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Rudolph Fischer (1852 - 1941) was a White captive of the Comanche tribe for decades. Abducted at age 13 by a Comanche war party near Fredericksburg,Texas he was adopted into the Comanche tribe. Like some others caught in this situation, Rudolph accepted the Indian lifestyle so completely that he refused to leave it when given the chance. He took two Comanche wives and went with the tribe to its new slice of Oklahoma, where "he was fruitful and multiplied."

(c. 1847) Portrait of Thomas "Stonewall" Jackson during the Mexican-American War believed to be taken in Mexico City

Mary and Molly (or "Mollie") Bell were two young women from Pulaski County, Virginia[ who disguised themselves as men and fought in the Civil War for the Confederacy for two years.

In 1924 Native Americans were granted U.S. citizenship when Congress enacted the Indian Citizenship Act. It gave Native Americans the right to vote & allowed them to keep their tribal citizenry.

from WanderWisdom

Thirty One of the World's Most Amazing Roads

Roller Coaster Highway, Tulsa, Oklahoma. (The technical name of this road is “County Road NS 366.” It’s one mile west of “Old Highway 56, and about 1.5 miles west of State Highway 56, just north of Wewoka, Oklahoma.)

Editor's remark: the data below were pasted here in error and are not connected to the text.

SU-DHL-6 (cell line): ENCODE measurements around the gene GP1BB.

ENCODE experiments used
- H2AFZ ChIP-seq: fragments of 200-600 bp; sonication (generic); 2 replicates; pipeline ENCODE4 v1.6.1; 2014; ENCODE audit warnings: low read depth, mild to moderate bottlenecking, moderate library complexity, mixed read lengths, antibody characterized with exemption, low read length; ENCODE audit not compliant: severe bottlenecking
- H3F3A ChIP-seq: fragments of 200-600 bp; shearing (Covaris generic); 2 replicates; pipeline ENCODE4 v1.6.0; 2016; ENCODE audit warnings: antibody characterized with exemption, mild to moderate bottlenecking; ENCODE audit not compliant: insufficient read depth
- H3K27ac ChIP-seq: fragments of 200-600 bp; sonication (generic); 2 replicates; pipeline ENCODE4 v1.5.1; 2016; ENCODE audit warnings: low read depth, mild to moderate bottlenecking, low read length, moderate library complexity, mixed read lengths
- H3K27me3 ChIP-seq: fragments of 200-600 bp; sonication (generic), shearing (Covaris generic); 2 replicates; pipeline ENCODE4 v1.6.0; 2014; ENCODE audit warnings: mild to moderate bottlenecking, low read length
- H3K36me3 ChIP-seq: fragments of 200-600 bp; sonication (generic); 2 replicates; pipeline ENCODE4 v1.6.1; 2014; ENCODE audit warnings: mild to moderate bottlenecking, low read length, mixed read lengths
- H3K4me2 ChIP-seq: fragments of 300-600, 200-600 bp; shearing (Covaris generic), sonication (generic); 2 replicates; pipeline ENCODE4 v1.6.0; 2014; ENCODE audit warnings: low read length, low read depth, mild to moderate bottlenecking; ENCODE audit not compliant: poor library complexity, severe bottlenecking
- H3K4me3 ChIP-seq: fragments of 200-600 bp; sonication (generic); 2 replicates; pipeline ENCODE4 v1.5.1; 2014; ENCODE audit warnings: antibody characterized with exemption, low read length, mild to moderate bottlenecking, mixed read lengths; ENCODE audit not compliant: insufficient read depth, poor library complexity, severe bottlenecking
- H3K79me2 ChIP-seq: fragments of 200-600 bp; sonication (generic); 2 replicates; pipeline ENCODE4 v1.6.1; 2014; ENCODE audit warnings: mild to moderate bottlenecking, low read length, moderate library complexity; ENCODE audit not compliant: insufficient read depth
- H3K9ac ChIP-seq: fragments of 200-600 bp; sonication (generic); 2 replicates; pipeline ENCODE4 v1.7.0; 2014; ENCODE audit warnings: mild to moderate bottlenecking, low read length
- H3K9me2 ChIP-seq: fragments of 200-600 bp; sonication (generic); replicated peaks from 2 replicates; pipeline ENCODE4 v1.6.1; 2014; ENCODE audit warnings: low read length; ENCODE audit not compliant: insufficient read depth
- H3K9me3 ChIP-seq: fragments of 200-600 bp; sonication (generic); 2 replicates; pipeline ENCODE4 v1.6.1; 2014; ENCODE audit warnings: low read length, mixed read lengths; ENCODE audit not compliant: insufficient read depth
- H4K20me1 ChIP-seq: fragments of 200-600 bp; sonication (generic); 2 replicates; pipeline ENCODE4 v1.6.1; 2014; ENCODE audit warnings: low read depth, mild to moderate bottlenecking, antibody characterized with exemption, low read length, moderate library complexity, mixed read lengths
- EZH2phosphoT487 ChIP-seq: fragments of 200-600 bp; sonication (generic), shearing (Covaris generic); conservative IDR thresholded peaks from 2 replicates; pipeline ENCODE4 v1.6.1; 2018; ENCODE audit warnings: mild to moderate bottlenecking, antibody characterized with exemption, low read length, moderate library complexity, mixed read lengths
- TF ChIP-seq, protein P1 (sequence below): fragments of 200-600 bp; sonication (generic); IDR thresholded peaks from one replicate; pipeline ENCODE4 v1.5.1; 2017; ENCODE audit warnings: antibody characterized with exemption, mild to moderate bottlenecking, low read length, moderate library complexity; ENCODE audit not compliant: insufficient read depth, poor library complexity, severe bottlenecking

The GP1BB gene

Geronimo at Fort Sill, Oklahoma, where he enlisted as an Indian Scout for three years on June 11, 1897. As his enlistment paper shows, he was 63 years old at the time.

John Jarrette Member of William Clarke Quantrill’s Guerrillas He Rode with Quantrill during the raid on Lawrence, Kansas in 1863, and with Bloody Bill Anderson during the massacre at Centralia, Missouri 1864. After the war, Jarrette joined the Jesse James gang, and was a suspect in the robbery of the bank in Kentucky in 1868. In the photo he wears a captured Union waistbelt plate in the photo. via

Quanah Parker, the last major chief of the Comanche. He was born in 1845, near Wichita Falls, Texas and died Feb. 23, 1911, near Fort Sill, Okla. He was an aggressive Comanche leader who mounted an unsuccessful war against white invaders in southeast Texas. He later became the main spokesman and peacetime leader of the Indians. Sought help in trying to locate his mother, Cynthia Ann Parker whom he hadn't seen in 16 years. Unfortunately she had died and he was never able to see his mother…

These funCrunchy Taco Cups are made in a muffin tin with wonton wrappers! Great for a taco party/bar. Everyone can add their own ingredients and toppings! Crunchy, delicious, and fun to eat!

This photo of John Smith (Ka-Be-Nah-Gwey-Wence), a Chippewa Indian from Cass Lake, Minnesota, was taken when he was supposedly 129 years old.